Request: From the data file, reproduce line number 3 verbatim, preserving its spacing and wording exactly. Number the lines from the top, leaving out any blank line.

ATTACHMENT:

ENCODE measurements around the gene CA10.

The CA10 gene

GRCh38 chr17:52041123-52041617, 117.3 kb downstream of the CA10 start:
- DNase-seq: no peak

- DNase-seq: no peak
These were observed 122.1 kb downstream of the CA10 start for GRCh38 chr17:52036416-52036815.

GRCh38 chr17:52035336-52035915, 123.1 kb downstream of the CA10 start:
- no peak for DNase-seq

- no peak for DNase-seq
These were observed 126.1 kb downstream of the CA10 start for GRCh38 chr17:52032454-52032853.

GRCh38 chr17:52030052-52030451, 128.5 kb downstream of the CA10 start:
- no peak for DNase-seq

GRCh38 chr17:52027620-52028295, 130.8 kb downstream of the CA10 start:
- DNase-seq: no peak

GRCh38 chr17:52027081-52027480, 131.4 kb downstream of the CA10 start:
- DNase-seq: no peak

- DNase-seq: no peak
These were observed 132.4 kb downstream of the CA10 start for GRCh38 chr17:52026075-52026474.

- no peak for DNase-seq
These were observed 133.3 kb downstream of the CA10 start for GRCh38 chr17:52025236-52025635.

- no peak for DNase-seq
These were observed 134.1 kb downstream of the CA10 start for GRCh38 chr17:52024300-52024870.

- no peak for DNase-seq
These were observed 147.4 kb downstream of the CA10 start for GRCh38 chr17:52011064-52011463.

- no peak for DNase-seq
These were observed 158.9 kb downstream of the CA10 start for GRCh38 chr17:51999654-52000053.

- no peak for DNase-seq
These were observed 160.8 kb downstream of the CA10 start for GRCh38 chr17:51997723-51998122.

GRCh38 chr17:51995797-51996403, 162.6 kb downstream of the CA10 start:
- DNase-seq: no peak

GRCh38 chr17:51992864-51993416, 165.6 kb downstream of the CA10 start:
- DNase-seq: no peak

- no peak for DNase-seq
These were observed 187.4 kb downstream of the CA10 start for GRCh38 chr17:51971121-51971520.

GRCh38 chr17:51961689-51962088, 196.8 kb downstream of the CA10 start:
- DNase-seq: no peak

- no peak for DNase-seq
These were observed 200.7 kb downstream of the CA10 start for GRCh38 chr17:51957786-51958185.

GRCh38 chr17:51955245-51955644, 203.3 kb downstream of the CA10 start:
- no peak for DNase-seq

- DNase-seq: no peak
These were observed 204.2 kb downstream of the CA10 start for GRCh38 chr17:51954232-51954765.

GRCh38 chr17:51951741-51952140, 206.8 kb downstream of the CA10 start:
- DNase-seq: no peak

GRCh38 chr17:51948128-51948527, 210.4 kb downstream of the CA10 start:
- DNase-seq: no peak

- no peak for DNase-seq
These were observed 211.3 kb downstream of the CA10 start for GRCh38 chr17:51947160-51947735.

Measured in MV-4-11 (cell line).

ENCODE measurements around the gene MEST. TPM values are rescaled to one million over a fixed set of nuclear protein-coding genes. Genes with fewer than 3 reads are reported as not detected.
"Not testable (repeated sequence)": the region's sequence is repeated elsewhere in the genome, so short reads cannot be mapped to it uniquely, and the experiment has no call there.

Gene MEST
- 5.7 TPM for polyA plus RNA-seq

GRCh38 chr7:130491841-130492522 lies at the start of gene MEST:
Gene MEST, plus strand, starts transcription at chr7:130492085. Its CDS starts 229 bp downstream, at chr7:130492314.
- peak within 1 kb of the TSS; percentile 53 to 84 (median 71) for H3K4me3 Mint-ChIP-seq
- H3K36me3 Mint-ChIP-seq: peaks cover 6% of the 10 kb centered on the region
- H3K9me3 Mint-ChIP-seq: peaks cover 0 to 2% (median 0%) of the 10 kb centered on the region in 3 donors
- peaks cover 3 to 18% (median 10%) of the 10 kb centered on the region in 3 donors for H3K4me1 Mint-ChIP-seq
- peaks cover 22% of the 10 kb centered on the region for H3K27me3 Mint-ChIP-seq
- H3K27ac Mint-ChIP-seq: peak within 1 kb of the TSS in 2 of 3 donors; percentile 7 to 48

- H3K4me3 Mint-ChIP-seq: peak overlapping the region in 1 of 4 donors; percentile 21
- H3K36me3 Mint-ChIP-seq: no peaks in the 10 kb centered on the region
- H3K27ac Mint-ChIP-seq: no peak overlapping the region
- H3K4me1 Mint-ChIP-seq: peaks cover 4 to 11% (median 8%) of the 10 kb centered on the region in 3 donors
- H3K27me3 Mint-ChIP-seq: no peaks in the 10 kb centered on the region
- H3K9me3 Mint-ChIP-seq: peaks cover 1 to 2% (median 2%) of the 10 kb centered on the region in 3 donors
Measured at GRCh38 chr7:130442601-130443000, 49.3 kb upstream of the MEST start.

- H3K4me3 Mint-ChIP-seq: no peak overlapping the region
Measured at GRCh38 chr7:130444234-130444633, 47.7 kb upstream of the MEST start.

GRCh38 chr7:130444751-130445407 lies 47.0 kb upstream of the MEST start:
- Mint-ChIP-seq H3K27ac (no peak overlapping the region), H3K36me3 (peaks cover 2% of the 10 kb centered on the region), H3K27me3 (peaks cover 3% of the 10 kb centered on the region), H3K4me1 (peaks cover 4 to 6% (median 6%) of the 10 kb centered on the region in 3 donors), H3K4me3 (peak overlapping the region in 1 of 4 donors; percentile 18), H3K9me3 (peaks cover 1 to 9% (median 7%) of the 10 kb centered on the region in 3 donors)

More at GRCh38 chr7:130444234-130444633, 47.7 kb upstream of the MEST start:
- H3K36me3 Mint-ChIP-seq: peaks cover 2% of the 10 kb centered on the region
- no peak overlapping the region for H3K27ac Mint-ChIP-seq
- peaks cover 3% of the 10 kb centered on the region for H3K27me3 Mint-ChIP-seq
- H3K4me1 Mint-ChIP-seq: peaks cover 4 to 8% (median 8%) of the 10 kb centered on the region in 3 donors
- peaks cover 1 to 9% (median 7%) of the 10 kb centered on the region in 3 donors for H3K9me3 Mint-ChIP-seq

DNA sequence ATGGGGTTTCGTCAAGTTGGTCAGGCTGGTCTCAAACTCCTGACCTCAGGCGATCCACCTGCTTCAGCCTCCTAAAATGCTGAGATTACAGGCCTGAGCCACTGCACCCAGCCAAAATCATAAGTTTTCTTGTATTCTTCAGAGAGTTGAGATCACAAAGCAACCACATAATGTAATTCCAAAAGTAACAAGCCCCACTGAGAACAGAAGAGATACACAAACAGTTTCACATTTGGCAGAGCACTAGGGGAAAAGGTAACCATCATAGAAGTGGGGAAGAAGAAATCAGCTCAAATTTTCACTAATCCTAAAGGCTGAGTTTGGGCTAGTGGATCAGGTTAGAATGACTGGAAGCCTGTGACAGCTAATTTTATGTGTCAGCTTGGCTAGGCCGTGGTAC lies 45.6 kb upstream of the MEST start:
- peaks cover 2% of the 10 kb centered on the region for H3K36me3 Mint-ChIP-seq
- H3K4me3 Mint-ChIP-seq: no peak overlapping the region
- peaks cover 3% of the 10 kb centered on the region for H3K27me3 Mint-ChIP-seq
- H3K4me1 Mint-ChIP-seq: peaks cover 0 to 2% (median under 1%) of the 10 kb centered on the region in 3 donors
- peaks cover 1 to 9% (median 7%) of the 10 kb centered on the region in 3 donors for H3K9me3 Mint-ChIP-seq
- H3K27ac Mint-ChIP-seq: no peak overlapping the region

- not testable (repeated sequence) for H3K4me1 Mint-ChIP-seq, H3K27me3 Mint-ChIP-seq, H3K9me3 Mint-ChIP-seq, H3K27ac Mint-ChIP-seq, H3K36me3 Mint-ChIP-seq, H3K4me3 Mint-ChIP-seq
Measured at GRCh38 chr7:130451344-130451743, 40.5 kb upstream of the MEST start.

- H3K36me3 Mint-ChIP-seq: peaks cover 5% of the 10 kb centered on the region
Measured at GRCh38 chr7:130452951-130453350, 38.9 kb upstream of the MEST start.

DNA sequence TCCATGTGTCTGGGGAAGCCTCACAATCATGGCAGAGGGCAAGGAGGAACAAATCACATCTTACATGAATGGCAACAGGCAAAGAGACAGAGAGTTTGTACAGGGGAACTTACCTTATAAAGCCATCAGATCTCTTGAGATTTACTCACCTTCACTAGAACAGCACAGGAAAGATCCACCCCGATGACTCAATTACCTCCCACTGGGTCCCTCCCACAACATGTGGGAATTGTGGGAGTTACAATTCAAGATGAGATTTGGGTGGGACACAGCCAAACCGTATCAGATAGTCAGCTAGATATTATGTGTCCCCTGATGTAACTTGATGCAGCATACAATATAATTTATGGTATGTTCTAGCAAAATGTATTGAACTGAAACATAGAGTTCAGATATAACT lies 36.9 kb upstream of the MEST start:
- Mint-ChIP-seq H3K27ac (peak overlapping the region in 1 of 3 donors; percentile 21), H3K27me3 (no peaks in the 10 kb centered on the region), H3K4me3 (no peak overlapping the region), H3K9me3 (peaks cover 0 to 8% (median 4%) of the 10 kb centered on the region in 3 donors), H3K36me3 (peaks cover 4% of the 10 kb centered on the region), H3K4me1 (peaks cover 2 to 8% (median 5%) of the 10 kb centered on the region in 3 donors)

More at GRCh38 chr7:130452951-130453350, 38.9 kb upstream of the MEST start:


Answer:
GRCh38 chr17:52041123-52041617, 117.3 kb downstream of the CA10 start: